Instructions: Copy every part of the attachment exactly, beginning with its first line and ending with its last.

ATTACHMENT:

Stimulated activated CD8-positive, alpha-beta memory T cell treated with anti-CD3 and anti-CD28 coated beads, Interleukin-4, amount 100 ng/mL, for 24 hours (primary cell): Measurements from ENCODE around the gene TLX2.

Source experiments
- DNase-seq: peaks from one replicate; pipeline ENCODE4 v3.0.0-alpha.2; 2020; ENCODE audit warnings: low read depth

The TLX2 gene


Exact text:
Stimulated activated CD8-positive, alpha-beta memory T cell treated with anti-CD3 and anti-CD28 coated beads, Interleukin-4, amount 100 ng/mL, for 24 hours (primary cell): Measurements from ENCODE around the gene TLX2.

Source experiments
- DNase-seq: peaks from one replicate; pipeline ENCODE4 v3.0.0-alpha.2; 2020; ENCODE audit warnings: low read depth

The TLX2 gene